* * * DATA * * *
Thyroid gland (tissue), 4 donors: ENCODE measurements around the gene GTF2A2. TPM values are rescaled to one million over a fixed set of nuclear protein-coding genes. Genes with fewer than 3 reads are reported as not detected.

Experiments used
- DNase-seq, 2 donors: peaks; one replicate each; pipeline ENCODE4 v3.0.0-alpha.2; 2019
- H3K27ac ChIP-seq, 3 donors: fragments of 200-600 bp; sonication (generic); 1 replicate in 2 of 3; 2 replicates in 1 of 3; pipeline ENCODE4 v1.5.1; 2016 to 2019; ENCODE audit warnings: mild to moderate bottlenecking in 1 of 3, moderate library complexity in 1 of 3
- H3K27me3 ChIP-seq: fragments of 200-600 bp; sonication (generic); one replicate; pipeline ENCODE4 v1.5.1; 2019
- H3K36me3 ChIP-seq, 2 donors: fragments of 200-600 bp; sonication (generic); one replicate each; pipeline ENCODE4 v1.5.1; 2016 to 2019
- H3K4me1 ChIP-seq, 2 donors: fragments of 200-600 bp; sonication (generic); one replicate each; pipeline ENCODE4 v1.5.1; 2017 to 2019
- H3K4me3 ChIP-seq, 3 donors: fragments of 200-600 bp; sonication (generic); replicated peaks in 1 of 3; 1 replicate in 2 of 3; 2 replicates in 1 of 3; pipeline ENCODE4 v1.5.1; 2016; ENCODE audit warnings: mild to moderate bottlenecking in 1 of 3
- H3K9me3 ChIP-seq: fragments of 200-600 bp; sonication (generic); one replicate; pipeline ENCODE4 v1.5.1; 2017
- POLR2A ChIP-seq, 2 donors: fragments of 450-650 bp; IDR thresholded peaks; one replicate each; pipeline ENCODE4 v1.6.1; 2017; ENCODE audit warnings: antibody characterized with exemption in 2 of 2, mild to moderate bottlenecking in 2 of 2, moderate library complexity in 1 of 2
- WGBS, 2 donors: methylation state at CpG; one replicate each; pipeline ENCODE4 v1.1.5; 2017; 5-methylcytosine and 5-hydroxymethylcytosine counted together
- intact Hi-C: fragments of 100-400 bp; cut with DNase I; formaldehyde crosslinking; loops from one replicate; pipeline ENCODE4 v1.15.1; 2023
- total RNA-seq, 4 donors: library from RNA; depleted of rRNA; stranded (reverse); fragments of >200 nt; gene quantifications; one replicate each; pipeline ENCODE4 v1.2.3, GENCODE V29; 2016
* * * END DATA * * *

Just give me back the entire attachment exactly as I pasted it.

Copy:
Thyroid gland (tissue), 4 donors: ENCODE measurements around the gene GTF2A2. TPM values are rescaled to one million over a fixed set of nuclear protein-coding genes. Genes with fewer than 3 reads are reported as not detected.

Experiments used
- DNase-seq, 2 donors: peaks; one replicate each; pipeline ENCODE4 v3.0.0-alpha.2; 2019
- H3K27ac ChIP-seq, 3 donors: fragments of 200-600 bp; sonication (generic); 1 replicate in 2 of 3; 2 replicates in 1 of 3; pipeline ENCODE4 v1.5.1; 2016 to 2019; ENCODE audit warnings: mild to moderate bottlenecking in 1 of 3, moderate library complexity in 1 of 3
- H3K27me3 ChIP-seq: fragments of 200-600 bp; sonication (generic); one replicate; pipeline ENCODE4 v1.5.1; 2019
- H3K36me3 ChIP-seq, 2 donors: fragments of 200-600 bp; sonication (generic); one replicate each; pipeline ENCODE4 v1.5.1; 2016 to 2019
- H3K4me1 ChIP-seq, 2 donors: fragments of 200-600 bp; sonication (generic); one replicate each; pipeline ENCODE4 v1.5.1; 2017 to 2019
- H3K4me3 ChIP-seq, 3 donors: fragments of 200-600 bp; sonication (generic); replicated peaks in 1 of 3; 1 replicate in 2 of 3; 2 replicates in 1 of 3; pipeline ENCODE4 v1.5.1; 2016; ENCODE audit warnings: mild to moderate bottlenecking in 1 of 3
- H3K9me3 ChIP-seq: fragments of 200-600 bp; sonication (generic); one replicate; pipeline ENCODE4 v1.5.1; 2017
- POLR2A ChIP-seq, 2 donors: fragments of 450-650 bp; IDR thresholded peaks; one replicate each; pipeline ENCODE4 v1.6.1; 2017; ENCODE audit warnings: antibody characterized with exemption in 2 of 2, mild to moderate bottlenecking in 2 of 2, moderate library complexity in 1 of 2
- WGBS, 2 donors: methylation state at CpG; one replicate each; pipeline ENCODE4 v1.1.5; 2017; 5-methylcytosine and 5-hydroxymethylcytosine counted together
- intact Hi-C: fragments of 100-400 bp; cut with DNase I; formaldehyde crosslinking; loops from one replicate; pipeline ENCODE4 v1.15.1; 2023
- total RNA-seq, 4 donors: library from RNA; depleted of rRNA; stranded (reverse); fragments of >200 nt; gene quantifications; one replicate each; pipeline ENCODE4 v1.2.3, GENCODE V29; 2016